If – after nearly 15 years of working with leaders at all levels across a myriad of industries and sizes of companies – I could boil down the difference between inspirational, motivational and successful leaders and those who discourage, demoralize and struggle it’s this: it’s about them, it’s not about you.

Leaders who not only understand but live, this fundamental tenant of leadership are the ones who transcend, who leave a lasting mark in your memory, who are the ones we wish we could work with forever. You’ll notice I said work with, not work for. See, that’s the difference. A transcendent leader views everyone he or she may work with as a collaborator, not a subordinate. They understand their success depends on the success of those who work for them, so they cultivate an environment of partnership. The inverse of this, leadership by fear, is what so often those leaders who don’t understand their role, resort to. They wield their (perceived) power like a club. They cultivate an environment of fear – fear of reprisal, fear of embarrassment, fear of dismissal, fear of failure, fear of missing expectations, the list goes on. What’s more, leaders whose chief leverage is fear are often the most charismatic – making up for their lack of real leadership skills with personality and charisma – they dazzle those who outrank them, only to deflate those who call them boss. They can be master manipulators which make their web of fear all the more difficult to escape. It’s here, that space between those above and those below that we see leadership turn into something to be gamed or something to be lived.

Leader as King

I once worked for the CEO of a billion and a half dollar multinational consulting firm in a very visible and very demanding role – one that provided me with a front row seat to the circus of major organizational change. This CEO was a new face from outside the company whose clear mandate was to shake things up, so you can imagine everyone across the organization was on pins and needles, including all of the CEO’s most senior leadership team. Everyone was vying for their slice of the pie, and factions began to be created. This was a critical moment in the CEO’s ability to create real meaningful change in the organization – he had to win the hearts and minds of his team. He had to create the belief that together, they would turn things around. Instead of fostering an environment of partnership and collaboration, the CEO made it known that everyone’s jobs were at risk and he alone would decide who stayed and who went. Immediately, his executive team dug in – and the fight was on. Thus began a war of attrition – the established leaders of the old guard vs. the outsider CEO. Things got so strange, it seemed Medieval symbolism wasn’t out of the question. As I attended an executive offsite, I noticed the CEO had elevated himself, literally, above his subordinates in a luxurious high backed office chair – set atop an elevated platform – while everyone around him sat below in hotel conference room chairs. Clearly, it was about him, not them. Over a year later, the stock price has dropped, the transformation has stalled and big questions are looming.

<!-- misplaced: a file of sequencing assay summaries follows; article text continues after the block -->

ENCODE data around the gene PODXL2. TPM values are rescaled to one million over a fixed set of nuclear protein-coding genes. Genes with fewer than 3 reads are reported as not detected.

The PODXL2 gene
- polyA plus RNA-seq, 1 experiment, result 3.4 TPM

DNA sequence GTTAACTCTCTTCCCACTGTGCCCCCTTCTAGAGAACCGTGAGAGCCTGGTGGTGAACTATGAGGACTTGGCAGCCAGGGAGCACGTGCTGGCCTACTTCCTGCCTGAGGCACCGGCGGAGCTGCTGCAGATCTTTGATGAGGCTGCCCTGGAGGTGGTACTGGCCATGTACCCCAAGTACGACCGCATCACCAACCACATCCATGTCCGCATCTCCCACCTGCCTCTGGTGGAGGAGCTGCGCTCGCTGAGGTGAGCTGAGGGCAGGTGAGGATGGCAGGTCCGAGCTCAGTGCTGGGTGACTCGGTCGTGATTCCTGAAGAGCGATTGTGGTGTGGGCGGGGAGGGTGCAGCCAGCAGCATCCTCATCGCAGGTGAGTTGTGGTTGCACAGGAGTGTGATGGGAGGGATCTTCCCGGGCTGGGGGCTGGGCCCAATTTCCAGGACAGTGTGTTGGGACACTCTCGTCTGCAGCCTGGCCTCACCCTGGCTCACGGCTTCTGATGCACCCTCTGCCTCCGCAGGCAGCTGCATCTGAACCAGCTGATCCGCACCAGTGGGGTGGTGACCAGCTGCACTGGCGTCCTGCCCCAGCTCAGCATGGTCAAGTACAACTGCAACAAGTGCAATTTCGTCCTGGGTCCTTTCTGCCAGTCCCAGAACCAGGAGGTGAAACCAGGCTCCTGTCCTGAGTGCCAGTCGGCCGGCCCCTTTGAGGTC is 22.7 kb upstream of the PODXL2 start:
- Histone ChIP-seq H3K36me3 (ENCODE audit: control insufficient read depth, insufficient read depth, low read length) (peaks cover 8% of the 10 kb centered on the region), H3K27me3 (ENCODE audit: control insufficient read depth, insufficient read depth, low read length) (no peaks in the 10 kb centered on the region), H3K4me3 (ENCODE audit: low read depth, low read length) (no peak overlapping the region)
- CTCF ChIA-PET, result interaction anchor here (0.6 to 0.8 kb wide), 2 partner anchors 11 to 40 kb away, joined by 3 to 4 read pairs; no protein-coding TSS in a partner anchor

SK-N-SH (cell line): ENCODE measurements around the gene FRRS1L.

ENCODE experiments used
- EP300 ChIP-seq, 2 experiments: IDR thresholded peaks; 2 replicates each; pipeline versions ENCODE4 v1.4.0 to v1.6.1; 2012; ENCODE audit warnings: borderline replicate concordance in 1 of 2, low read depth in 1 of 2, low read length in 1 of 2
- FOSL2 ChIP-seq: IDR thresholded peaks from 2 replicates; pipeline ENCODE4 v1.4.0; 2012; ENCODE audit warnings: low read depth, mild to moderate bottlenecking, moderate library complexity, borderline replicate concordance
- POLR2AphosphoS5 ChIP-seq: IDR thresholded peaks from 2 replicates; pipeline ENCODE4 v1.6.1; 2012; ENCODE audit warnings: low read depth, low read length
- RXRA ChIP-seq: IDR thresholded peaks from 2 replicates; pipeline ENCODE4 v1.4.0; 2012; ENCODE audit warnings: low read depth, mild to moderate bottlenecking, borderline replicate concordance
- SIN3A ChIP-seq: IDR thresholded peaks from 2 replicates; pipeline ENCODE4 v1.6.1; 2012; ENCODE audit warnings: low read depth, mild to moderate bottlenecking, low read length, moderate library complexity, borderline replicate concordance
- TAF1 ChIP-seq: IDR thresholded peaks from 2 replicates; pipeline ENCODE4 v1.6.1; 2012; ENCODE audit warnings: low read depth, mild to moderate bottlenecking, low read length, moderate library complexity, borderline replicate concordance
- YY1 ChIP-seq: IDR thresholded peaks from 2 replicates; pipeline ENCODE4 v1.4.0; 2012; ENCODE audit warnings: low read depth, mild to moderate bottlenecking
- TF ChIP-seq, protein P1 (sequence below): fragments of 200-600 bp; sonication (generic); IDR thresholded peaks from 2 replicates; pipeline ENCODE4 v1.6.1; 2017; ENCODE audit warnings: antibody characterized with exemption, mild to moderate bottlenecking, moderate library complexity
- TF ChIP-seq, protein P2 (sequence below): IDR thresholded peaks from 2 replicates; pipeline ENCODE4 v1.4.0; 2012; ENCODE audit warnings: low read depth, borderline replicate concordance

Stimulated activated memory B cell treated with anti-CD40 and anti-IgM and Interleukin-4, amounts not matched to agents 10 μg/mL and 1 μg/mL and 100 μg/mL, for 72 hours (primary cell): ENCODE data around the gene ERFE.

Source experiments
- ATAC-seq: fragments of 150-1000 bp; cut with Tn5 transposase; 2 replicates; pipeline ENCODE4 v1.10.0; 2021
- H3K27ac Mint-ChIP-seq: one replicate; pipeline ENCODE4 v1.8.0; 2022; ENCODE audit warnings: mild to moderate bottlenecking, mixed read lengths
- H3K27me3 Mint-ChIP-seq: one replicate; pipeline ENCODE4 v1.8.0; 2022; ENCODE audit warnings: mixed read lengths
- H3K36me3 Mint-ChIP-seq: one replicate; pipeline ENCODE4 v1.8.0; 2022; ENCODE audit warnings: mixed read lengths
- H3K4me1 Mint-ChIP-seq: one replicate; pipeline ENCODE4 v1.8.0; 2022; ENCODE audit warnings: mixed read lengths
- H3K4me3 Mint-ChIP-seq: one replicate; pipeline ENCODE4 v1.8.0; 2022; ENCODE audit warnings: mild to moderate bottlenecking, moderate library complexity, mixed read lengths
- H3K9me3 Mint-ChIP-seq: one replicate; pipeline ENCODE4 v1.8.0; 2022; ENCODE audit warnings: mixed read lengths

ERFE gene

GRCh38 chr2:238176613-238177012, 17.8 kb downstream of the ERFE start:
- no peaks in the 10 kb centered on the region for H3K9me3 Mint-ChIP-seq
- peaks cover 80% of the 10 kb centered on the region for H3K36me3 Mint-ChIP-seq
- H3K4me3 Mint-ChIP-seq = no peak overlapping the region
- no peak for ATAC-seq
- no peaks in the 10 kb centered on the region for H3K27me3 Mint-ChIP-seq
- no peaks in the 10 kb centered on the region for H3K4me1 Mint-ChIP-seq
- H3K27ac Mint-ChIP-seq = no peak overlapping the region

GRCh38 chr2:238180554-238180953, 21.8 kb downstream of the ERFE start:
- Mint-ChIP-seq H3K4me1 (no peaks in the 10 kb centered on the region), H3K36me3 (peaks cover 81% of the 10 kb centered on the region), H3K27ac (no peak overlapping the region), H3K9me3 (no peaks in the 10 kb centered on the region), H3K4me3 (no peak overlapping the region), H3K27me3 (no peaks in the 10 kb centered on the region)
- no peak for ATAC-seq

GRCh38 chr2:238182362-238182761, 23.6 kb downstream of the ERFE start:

Leader as Partner

A leader who sees their power not as a weapon, but as a tool, can accomplish so much more. This mindset, that your sole purpose as a leader is to remove the obstacles that impede the success of your team – to actually work to make the work of your team easier, more meaningful – this is what sets great leaders apart. A great leader can empathize with her team. She knows the challenges, both professionally and personally, of her team and uses her influence and capabilities to lessen the burden of those in her charge. This isn’t about a leader doing all the work, or not stretching her people. It’s about harmonizing – just as the conductor of an orchestra commands it’s different sections to achieve the right sound, a transcendent leader understands her team’s parts and is constantly balancing among them. As Peter Economy writes in a column for inc.com, “Great leaders leave the world better than they found it. This implies that they take responsibility and commitment in everything they do. They make a positive and meaningful impact on the lives of people because they understand that leadership is about people and for people.”

Of course, there are all sorts of other qualities that stand out as key to being a great leader. History tells us it’s vision – the ability to see what others cannot. Or intellect – possessing such vast knowledge and brilliance that there seem to be no limits to what can be accomplished. Yes, vision and intellect are qualities that some of our greatest leaders have possessed – but I would argue, those were exceptional people. The hard truth is that most leaders do not possess exceptional vision or intellect. They exist, but this in not the rule. Where today’s leaders have the opportunity to distinguish themselves is their ability to put those they serve, ahead of themselves. When a leader see’s themselves as serving their team, not the other way around – this is when they transcend and achieve what others cannot.